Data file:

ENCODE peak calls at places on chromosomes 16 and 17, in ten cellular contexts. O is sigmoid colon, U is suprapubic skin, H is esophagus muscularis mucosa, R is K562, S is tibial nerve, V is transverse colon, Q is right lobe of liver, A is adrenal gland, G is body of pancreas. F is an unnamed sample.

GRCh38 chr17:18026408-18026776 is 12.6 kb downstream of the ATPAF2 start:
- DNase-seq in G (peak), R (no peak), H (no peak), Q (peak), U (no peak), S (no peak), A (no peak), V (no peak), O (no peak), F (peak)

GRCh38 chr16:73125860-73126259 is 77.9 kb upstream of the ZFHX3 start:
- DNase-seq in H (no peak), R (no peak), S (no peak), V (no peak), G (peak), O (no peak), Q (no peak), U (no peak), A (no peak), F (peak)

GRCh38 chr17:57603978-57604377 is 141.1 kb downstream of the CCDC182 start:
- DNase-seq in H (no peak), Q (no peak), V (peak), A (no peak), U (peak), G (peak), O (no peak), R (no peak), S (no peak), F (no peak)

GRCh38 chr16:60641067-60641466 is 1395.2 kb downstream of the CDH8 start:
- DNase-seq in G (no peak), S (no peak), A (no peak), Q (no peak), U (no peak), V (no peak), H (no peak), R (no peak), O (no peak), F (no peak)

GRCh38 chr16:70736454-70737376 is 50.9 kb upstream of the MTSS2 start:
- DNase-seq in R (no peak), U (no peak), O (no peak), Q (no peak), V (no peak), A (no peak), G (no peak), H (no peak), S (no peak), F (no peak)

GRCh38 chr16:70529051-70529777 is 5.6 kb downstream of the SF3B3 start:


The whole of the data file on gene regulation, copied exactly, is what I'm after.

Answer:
ENCODE peak calls at places on chromosomes 16 and 17, in ten cellular contexts. O is sigmoid colon, U is suprapubic skin, H is esophagus muscularis mucosa, R is K562, S is tibial nerve, V is transverse colon, Q is right lobe of liver, A is adrenal gland, G is body of pancreas. F is an unnamed sample.

GRCh38 chr17:18026408-18026776 is 12.6 kb downstream of the ATPAF2 start:
- DNase-seq in G (peak), R (no peak), H (no peak), Q (peak), U (no peak), S (no peak), A (no peak), V (no peak), O (no peak), F (peak)

GRCh38 chr16:73125860-73126259 is 77.9 kb upstream of the ZFHX3 start:
- DNase-seq in H (no peak), R (no peak), S (no peak), V (no peak), G (peak), O (no peak), Q (no peak), U (no peak), A (no peak), F (peak)

GRCh38 chr17:57603978-57604377 is 141.1 kb downstream of the CCDC182 start:
- DNase-seq in H (no peak), Q (no peak), V (peak), A (no peak), U (peak), G (peak), O (no peak), R (no peak), S (no peak), F (no peak)

GRCh38 chr16:60641067-60641466 is 1395.2 kb downstream of the CDH8 start:
- DNase-seq in G (no peak), S (no peak), A (no peak), Q (no peak), U (no peak), V (no peak), H (no peak), R (no peak), O (no peak), F (no peak)

GRCh38 chr16:70736454-70737376 is 50.9 kb upstream of the MTSS2 start:
- DNase-seq in R (no peak), U (no peak), O (no peak), Q (no peak), V (no peak), A (no peak), G (no peak), H (no peak), S (no peak), F (no peak)

GRCh38 chr16:70529051-70529777 is 5.6 kb downstream of the SF3B3 start: